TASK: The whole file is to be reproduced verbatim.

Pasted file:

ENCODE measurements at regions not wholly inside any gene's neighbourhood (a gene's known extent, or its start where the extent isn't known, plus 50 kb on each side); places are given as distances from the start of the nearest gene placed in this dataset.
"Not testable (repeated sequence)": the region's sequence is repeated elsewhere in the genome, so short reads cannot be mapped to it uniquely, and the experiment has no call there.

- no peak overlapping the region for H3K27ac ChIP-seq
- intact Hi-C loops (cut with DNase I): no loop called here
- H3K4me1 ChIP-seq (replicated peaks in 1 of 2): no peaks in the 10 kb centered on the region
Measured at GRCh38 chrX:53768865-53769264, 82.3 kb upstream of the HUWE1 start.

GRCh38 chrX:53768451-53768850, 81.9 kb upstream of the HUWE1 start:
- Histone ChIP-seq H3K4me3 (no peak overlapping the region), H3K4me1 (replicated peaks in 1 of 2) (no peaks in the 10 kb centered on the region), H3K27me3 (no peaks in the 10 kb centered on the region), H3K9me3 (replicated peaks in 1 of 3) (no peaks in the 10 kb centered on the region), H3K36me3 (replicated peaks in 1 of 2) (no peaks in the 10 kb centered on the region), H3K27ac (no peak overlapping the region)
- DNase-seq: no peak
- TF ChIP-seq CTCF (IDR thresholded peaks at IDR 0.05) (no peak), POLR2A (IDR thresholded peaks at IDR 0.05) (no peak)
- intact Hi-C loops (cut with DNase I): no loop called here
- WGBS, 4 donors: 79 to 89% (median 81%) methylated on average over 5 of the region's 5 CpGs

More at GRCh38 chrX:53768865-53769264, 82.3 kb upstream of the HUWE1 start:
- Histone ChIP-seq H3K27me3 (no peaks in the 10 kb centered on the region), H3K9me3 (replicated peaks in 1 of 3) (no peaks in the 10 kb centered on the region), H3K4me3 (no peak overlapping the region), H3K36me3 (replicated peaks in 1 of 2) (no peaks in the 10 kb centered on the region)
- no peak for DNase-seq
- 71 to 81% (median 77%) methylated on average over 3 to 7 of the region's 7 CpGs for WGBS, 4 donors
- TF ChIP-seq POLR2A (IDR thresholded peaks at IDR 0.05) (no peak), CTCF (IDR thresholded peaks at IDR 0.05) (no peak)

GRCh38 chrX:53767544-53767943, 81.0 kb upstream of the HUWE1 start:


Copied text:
ENCODE measurements at regions not wholly inside any gene's neighbourhood (a gene's known extent, or its start where the extent isn't known, plus 50 kb on each side); places are given as distances from the start of the nearest gene placed in this dataset.
"Not testable (repeated sequence)": the region's sequence is repeated elsewhere in the genome, so short reads cannot be mapped to it uniquely, and the experiment has no call there.

- no peak overlapping the region for H3K27ac ChIP-seq
- intact Hi-C loops (cut with DNase I): no loop called here
- H3K4me1 ChIP-seq (replicated peaks in 1 of 2): no peaks in the 10 kb centered on the region
Measured at GRCh38 chrX:53768865-53769264, 82.3 kb upstream of the HUWE1 start.

GRCh38 chrX:53768451-53768850, 81.9 kb upstream of the HUWE1 start:
- Histone ChIP-seq H3K4me3 (no peak overlapping the region), H3K4me1 (replicated peaks in 1 of 2) (no peaks in the 10 kb centered on the region), H3K27me3 (no peaks in the 10 kb centered on the region), H3K9me3 (replicated peaks in 1 of 3) (no peaks in the 10 kb centered on the region), H3K36me3 (replicated peaks in 1 of 2) (no peaks in the 10 kb centered on the region), H3K27ac (no peak overlapping the region)
- DNase-seq: no peak
- TF ChIP-seq CTCF (IDR thresholded peaks at IDR 0.05) (no peak), POLR2A (IDR thresholded peaks at IDR 0.05) (no peak)
- intact Hi-C loops (cut with DNase I): no loop called here
- WGBS, 4 donors: 79 to 89% (median 81%) methylated on average over 5 of the region's 5 CpGs

More at GRCh38 chrX:53768865-53769264, 82.3 kb upstream of the HUWE1 start:
- Histone ChIP-seq H3K27me3 (no peaks in the 10 kb centered on the region), H3K9me3 (replicated peaks in 1 of 3) (no peaks in the 10 kb centered on the region), H3K4me3 (no peak overlapping the region), H3K36me3 (replicated peaks in 1 of 2) (no peaks in the 10 kb centered on the region)
- no peak for DNase-seq
- 71 to 81% (median 77%) methylated on average over 3 to 7 of the region's 7 CpGs for WGBS, 4 donors
- TF ChIP-seq POLR2A (IDR thresholded peaks at IDR 0.05) (no peak), CTCF (IDR thresholded peaks at IDR 0.05) (no peak)

GRCh38 chrX:53767544-53767943, 81.0 kb upstream of the HUWE1 start: